In general, money you earn from hosting is income and will be subject to tax. However depending on the amount you earn from hosting, it may or may not need to be declared to HM Revenue & Customs.

So what’s the current situation?

If you’re renting out your entire or even just a room of your property which is also your main home for short periods, this is technically taxable over a certain threshold but there are various reliefs available before you need to report to HM Revenue and Customs (HMRC).

1. Rent-a-Room Relief

If you’re renting out a furnished room in your only or main residence, then you can claim ‘rent a room relief’. This relief is still available in cases where you offer services such as serving breakfast or laundry.

You will not be taxed if the gross rents for the year, before deducting expenses, are less than £7,500 for 2016/17 tax year onwards. (Please note that the threshold was £4,250 in 2015/16 and previous tax years).

The annual rent-a-room relief allowance is available per property, so if the property is owned jointly, the rent-a-room allowance is split between the two owners.

However- here is the caveat – in order to be eligible for this relief, then you must also be living there! so for those of your who might rent your room out whilst you jet off to sunny climates, this relief is not available to you. For those who might rent out a room via Airbnb in say London as a pied-a-terre then this relief is available to you.

If you exceed the threshold

If the rent-a-room threshold is exceeded or if you choose to pay tax on the rent less expenses under the normal rules for calculating taxable rental profits (described below), then you must declare your rental income on a UK self-assessment tax return.

Just note that if you incur a loss, you may also prefer to account under the normal rules  to offset the loss against any rental profits in future years.

 

2. Micro Entrepreneur’s – Rental Income – Main home

From Apr 2017, there is a £1,000 property income allowance aimed at ‘micro-entrepreneurs’, such as those letting out property meaning that if you’re in receipt of income below the new allowance, it will not be subject to income tax. This means you don’t need to report this income to HMRC.

Before 6 April 2017 any rental income received before this date was treated as taxable income irrespective of the amount received.

If your gross income receipts are in excess of these amounts, the recipient can deduct the £1,000 Micro Entrepreneurs Allowance against their gross income to arrive at their taxable rental income figure, as opposed to calculating and deducting the actual expenses they have incurred to arrive at their taxable profit.

 

3. UK Rental Income – Normal rules

If you’re renting out your entire home or separate dwelling/flat then you’re required to declare your property income and expenses on a UK self-assessment tax return. The amount of income tax due depends on the profits from your rental business and other sources of taxable UK income.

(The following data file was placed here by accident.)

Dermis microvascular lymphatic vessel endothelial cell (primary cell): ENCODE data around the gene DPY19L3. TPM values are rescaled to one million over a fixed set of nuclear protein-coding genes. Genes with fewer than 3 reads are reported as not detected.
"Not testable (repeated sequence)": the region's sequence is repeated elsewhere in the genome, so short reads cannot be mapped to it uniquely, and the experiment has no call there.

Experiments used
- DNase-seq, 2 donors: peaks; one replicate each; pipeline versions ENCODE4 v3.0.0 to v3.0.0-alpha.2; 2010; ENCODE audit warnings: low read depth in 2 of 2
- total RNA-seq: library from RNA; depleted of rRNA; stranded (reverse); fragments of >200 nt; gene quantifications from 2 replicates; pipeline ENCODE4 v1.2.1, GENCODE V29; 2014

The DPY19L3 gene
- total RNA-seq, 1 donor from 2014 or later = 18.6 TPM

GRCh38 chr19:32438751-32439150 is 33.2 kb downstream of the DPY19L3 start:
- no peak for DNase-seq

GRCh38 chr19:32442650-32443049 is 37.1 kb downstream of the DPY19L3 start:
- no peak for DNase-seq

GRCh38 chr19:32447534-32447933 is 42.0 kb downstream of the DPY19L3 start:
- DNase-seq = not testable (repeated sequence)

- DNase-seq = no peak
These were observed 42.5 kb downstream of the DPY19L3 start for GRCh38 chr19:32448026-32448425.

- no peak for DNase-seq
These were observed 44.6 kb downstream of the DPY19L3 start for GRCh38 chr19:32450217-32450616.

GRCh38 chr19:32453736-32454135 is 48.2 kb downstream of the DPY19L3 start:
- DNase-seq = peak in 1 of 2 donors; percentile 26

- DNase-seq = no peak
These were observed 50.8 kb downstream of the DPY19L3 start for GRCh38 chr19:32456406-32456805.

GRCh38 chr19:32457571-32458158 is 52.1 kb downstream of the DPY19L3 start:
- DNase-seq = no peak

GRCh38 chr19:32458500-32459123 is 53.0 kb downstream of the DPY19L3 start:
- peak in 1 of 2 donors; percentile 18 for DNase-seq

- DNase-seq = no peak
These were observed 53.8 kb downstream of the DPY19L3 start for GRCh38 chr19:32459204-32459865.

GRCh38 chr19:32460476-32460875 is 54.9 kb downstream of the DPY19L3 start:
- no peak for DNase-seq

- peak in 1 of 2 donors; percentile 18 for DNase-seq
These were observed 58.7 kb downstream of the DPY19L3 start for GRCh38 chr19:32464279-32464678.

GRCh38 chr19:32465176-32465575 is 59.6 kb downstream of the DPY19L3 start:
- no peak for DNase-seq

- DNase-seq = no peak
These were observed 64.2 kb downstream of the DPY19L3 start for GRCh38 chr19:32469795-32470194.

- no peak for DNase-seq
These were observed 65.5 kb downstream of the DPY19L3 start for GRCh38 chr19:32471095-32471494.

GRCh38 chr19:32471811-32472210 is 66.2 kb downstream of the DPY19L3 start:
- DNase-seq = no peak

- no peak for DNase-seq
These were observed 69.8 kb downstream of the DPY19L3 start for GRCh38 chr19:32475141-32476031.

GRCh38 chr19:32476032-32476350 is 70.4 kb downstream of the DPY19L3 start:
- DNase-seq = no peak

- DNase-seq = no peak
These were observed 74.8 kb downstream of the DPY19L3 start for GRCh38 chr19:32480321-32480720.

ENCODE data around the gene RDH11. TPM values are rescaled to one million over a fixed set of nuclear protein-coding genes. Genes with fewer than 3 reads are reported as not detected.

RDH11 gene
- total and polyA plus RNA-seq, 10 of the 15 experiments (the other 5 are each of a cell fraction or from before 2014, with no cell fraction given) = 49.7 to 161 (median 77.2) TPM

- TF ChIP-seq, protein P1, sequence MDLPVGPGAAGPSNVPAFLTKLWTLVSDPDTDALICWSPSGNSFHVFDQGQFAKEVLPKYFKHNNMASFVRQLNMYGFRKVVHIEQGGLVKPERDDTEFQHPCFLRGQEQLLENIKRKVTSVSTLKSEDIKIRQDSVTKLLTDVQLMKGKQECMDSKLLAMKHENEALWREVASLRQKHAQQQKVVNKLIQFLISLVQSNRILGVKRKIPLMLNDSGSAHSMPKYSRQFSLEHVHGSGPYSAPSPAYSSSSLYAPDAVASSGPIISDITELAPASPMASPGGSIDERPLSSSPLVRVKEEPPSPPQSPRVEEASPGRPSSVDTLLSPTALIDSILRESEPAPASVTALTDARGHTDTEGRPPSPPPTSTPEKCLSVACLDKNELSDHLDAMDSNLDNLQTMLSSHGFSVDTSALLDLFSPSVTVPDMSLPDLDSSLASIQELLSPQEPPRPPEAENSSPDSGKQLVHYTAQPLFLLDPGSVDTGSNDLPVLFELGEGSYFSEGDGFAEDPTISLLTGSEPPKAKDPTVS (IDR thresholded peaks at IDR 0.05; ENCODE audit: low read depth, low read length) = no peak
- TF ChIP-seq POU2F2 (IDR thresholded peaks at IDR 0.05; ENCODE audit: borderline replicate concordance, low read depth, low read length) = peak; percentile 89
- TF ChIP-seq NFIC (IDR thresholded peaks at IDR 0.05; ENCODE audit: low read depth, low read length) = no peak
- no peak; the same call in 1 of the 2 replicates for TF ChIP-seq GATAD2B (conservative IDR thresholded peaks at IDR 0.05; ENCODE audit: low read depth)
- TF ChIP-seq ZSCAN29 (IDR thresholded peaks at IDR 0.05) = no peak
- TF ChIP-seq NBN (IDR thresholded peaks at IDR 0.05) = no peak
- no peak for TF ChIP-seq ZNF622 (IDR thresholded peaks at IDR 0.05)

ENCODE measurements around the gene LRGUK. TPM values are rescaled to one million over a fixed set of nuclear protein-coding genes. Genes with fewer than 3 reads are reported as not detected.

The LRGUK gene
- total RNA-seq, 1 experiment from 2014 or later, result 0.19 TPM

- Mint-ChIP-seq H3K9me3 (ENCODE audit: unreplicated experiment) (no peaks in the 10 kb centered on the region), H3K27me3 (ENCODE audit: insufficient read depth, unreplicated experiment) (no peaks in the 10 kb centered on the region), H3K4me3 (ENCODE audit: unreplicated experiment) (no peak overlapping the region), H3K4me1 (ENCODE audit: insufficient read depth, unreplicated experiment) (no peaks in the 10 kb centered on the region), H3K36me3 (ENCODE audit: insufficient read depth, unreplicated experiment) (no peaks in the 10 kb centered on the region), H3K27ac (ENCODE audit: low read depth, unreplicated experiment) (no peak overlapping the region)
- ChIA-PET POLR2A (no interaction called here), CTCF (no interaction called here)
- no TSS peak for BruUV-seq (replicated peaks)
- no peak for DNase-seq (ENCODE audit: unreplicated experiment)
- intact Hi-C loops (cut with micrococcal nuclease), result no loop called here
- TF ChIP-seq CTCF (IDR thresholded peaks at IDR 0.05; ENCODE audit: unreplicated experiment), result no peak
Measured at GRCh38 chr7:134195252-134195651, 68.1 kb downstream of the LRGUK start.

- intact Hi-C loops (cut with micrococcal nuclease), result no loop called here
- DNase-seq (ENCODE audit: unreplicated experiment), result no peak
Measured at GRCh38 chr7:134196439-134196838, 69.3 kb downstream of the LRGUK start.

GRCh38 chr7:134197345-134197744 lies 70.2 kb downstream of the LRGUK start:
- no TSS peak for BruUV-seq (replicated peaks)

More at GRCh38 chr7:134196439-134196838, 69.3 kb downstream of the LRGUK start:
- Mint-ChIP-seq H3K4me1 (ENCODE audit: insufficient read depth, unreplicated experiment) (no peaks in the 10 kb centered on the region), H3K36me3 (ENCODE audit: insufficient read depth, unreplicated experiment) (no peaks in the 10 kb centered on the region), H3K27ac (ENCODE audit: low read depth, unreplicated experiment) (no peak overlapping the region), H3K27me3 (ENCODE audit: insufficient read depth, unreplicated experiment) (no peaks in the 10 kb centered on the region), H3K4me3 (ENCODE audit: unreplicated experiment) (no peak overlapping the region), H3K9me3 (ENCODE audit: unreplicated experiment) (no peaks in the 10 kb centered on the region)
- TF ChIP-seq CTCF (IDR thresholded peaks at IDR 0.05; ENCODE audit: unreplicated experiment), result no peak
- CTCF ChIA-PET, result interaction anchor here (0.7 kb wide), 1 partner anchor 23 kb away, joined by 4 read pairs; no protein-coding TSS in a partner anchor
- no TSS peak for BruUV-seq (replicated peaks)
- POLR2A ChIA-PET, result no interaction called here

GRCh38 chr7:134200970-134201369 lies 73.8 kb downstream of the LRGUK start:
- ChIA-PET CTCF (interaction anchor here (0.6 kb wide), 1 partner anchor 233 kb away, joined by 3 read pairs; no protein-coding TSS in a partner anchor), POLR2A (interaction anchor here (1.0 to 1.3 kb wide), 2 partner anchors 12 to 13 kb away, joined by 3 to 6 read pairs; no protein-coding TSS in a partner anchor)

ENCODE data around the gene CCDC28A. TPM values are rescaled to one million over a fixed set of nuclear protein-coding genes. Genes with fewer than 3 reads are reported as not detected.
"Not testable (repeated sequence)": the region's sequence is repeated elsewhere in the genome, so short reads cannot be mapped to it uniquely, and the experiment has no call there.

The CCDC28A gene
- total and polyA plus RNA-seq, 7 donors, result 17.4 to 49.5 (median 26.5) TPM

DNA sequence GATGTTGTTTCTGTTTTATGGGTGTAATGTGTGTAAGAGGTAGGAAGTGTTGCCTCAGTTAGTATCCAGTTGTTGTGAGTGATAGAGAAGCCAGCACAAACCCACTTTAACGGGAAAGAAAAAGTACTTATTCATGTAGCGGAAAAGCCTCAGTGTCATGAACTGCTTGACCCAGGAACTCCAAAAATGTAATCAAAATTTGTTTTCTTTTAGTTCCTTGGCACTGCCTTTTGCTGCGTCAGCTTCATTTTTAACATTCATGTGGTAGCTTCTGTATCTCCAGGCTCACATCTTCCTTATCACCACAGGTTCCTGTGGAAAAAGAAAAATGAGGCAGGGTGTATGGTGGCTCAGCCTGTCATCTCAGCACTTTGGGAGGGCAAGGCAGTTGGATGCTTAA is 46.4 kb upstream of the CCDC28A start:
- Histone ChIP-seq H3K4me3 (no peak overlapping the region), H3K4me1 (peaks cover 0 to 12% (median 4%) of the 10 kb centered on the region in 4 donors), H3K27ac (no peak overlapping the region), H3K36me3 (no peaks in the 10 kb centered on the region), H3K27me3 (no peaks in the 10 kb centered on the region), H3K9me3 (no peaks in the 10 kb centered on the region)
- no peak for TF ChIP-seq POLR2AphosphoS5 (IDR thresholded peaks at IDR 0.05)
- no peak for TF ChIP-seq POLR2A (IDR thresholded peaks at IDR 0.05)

Under the normal rules, net rental profit or loss is calculated by taking the total rental income and deducting allowable expenditures:

Allowable expenses are expenses incurred ‘wholly and exclusively’ in the course of the rental business including but not necessarily restricted to:

  • Letting agent fees
  • Legal fees
  • Accountancy fees
  • Building and contents insurance
  • Mortgage interest (restricted after 6 April 2017)
  • Maintenance and repairs to the property (but not large/capital improvements)
  • Utility bills, like gas, water, and electricity
  • Rent, ground rent, service charges
  • Council Tax
  • Services you pay for, like cleaning or gardening
  • Other direct costs of letting the property, like phone calls, stationery and advertising

 

Capital expenses are not deductible for income tax purposes but you should keep full records of any such expenditures, as this will attract Capital Gains Tax (CGT) relief. CGT could be due when a property is disposed of that has been rented out for a period during its ownership.

4. Furnished Holiday lettings 

There are special rules if your property qualifies as a furnished holiday letting:

Remember that to qualify as a furnished holiday letting (FHL), the accommodation must be in the UK or European Economic Area (EEA) and commercially let.

Accommodation can only qualify as FHL if it passes all these conditions:

  1. the property is offered to let for at least 210 days a year
  2. it’s let for more than 105 days a year
  3. no single let is more than 31 days
  4. you charge the going rate for similar properties in the area (‘market value’)
  5.  

    If you let properties that qualify:

    • You can claim Capital Gains Tax reliefs for traders (Business Asset Rollover Relief, Entrepreneurs Relief, relief for gifts of business assets, and relief for loans to traders)
    • You’re entitled to plant and machinery capital allowances for items such as furniture, equipment and fixtures
    • The profits counts as earnings for pension purposes

    To find out more contact LeeP Financial Accountants on 01733 699033 or email Polly@leepfinancial.co.uk